I don’t think this kind of instruction can be taught the same way from 6th-12th grades. I am currently a senior in high school, and let me tell you that this material would be “OK” in middle school, but a lot of kids would be offended by the simplicity of instructions and the like, especially with most of the photos being of smaller children. Many of the activities and exercises are just too “dumb” for high school students.
    There should be separate guides for middle and high school because the way you teach a high school student is very different from how you would approach a student in middle school. I feel this guide is definitely more appropriate for the Middle school level student than for high school.

    I also agree with Pete, there should be fewer negative connotations about cycling inside the curriculum guides. It makes riding a bike seem as dangerous as being the duck in a shooting gallery.

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  • Joseph E March 18, 2014 at 11:28 pm

    “Bicycles are associated with more injuries and deaths than any other consumer product other than the automobile”

    Um.. are cigarettes not a consumer product? They kill more people than even automobiles.

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  • Dan Allison March 20, 2014 at 1:23 am

    I’ve only skimmed the guide. It seems OK, though it would be difficult for a teacher to organize the lessons into a whole to fit the available time frame, as there is insufficient information about priorities. The parent guide is junk, full of misinformation. The helmet emphasis throughout was probably forced by the funders, National Highway Traffic Safety Administration, which continues to push the helmet koolaid without context. Anyway, worth looking at for educators.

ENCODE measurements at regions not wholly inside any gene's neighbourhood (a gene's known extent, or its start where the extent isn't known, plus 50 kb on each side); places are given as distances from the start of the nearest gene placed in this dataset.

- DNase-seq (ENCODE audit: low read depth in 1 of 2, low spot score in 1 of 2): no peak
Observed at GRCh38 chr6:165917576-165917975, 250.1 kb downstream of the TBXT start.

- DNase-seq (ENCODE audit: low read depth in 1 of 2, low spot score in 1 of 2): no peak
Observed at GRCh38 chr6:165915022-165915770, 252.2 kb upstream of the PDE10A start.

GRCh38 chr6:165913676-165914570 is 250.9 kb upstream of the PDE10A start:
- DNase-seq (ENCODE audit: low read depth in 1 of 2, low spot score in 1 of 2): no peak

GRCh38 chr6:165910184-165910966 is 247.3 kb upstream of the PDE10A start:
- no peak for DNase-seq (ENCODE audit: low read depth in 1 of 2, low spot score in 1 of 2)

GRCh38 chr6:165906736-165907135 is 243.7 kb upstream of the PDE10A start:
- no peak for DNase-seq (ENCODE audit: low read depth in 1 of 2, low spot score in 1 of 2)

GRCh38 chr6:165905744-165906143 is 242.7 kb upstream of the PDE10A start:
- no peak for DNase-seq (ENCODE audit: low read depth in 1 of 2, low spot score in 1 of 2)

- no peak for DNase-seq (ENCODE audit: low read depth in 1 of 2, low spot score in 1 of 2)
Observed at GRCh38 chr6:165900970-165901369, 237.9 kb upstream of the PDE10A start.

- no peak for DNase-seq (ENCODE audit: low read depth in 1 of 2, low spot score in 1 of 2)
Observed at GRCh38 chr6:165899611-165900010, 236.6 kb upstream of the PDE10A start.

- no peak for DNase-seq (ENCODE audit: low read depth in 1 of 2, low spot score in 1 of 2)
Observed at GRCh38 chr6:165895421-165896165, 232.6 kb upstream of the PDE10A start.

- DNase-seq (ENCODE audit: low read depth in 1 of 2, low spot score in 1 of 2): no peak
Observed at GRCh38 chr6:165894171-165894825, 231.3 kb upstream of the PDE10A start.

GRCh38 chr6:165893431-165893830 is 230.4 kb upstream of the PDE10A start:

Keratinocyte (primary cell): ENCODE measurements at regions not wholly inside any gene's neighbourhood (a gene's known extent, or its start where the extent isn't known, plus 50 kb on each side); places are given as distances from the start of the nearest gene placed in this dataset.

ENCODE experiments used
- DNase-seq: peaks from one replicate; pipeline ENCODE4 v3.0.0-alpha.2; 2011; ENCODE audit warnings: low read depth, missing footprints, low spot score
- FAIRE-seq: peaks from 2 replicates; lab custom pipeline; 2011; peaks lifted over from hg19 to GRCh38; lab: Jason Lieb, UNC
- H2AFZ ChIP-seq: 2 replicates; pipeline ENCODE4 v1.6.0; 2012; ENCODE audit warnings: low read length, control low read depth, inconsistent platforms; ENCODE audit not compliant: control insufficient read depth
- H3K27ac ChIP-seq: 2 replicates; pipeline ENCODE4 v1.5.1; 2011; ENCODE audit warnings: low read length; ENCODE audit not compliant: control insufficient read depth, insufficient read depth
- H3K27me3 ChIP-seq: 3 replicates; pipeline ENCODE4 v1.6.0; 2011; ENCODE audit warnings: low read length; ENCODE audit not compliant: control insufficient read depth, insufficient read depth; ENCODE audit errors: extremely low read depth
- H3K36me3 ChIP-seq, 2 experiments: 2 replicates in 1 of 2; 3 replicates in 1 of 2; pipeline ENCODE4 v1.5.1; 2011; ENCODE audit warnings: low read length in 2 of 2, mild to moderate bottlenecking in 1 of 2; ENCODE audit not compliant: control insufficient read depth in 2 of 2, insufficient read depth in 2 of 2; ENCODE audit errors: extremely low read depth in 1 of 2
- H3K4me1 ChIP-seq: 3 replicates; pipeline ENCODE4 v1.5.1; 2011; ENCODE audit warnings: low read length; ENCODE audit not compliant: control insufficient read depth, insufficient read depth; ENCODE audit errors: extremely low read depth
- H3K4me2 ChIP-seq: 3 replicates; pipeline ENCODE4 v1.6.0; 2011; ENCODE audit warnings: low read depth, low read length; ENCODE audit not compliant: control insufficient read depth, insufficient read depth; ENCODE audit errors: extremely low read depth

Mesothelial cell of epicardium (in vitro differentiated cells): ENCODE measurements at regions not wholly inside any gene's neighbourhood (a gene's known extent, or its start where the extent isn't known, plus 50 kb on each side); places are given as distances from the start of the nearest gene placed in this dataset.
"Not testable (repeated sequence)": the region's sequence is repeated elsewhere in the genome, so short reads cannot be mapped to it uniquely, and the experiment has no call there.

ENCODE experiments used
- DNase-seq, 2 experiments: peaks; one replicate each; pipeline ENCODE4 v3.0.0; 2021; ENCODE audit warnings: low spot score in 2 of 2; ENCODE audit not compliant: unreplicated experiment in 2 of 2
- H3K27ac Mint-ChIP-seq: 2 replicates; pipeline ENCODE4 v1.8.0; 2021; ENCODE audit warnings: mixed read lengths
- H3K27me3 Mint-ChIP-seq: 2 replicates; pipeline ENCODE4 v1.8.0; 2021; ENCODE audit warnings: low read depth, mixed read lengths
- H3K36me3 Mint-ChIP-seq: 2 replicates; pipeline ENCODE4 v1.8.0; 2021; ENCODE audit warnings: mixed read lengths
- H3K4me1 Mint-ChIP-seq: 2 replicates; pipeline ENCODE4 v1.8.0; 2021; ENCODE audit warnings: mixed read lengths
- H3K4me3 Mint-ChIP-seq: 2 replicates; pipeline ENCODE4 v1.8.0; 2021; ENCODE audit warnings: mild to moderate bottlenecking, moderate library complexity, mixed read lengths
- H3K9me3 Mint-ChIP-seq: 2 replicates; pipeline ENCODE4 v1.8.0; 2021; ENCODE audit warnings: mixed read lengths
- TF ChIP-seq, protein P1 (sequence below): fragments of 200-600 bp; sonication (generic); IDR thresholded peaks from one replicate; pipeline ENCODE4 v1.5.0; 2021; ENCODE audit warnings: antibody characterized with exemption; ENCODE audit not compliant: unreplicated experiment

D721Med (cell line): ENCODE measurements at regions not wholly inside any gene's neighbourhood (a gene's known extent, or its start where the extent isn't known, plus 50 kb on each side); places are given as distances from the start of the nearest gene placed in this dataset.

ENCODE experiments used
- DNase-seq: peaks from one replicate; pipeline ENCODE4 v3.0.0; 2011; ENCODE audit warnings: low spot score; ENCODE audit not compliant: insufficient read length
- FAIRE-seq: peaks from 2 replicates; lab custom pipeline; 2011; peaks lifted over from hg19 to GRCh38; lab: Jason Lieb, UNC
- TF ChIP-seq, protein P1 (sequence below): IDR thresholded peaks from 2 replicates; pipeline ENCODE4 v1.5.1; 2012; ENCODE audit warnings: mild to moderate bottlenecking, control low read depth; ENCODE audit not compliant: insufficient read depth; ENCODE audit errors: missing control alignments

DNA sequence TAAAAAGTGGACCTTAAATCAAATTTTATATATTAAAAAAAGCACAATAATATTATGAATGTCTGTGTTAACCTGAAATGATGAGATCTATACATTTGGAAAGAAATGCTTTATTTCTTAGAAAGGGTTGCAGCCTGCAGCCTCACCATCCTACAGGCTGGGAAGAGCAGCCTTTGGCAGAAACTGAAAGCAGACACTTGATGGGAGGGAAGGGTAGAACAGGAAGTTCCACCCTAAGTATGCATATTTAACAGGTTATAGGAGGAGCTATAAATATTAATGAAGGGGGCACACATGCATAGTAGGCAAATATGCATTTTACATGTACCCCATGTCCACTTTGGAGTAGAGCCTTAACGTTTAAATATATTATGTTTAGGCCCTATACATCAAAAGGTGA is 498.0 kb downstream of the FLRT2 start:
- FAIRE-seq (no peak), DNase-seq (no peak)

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  • Mike Healey March 23, 2014 at 1:27 pm

    Of the school of, “Wear a helmet or you WILL DIE!” programme to encourage the safe and healthy activity of cycling.

    But, regardless of that particular factor, it seems, on a (very) cursory skim thro’, to be a pretty thorough cover of many of the basic skills required for safely riding a bike. Unfortunately, much of it is a tedious repetition of the need to check helmets, etc. before every session, which bulks out the document enormously. Strip those out by simply referring to the original section and it would thin it out considerably.

    And, given the ease with which video footage can be reproduced, it seems a pity that the curriculum material couldn’t be re-cast in a more 21st century format.

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  • Al Uryniak April 13, 2014 at 10:52 am

    I just had this Bikeology link sent to me by a friend at the NY DOT. I authored a Safe Routes to School Grant that, in part, encourages bicycle safety and using bicycles to commute to school. That task is complicated by the fact that our city has a refugee/immigrant population that makes up 25% of the city residency. One in four resident families in Utica, NY do not speak English as the primary language at home. The School District teaches classes in 41 different languages. The refugee/immigrant population come from very different background with varying levels of experience and many rely heavily on bicycles for transportation. Any standard program for bike safety education is a dream with those linguistic and cultural barriers in the way. Every plan has to be tailored to the divergent cultures and languages.
    That being said, I was happy to find the information on this site. Any collection of information that can lead to a new approach is welcome. I understand the concerns of all who read and commented on the scare tactics that the NHTSA and others in the safety business use to promote helmet use. If they use it often enough it will be counterproductive. That scares me. I am looking beyond that approach to see an alternate reference that Physical and Health Educators can use for input information into their respective programs.
    Too many local school districts have used the old Bike Helmet Giveaway as an education vehicle for too long. They need to change and approach the issues of bicycle safety as a life skill and not just as a mandated task that they have to accomplish annually. Maybe the ideas complied in this curriculum can have the right influence and help more educators open up to taking new safer and more current approaches. For our program, we are pursuing Bike Rodeo kits that the district can use semi-annually every year as education tools. It’s a real change of direction for us but I hope it catches on. Who knows, maybe genuinely relevant and useful education still has a place in our world?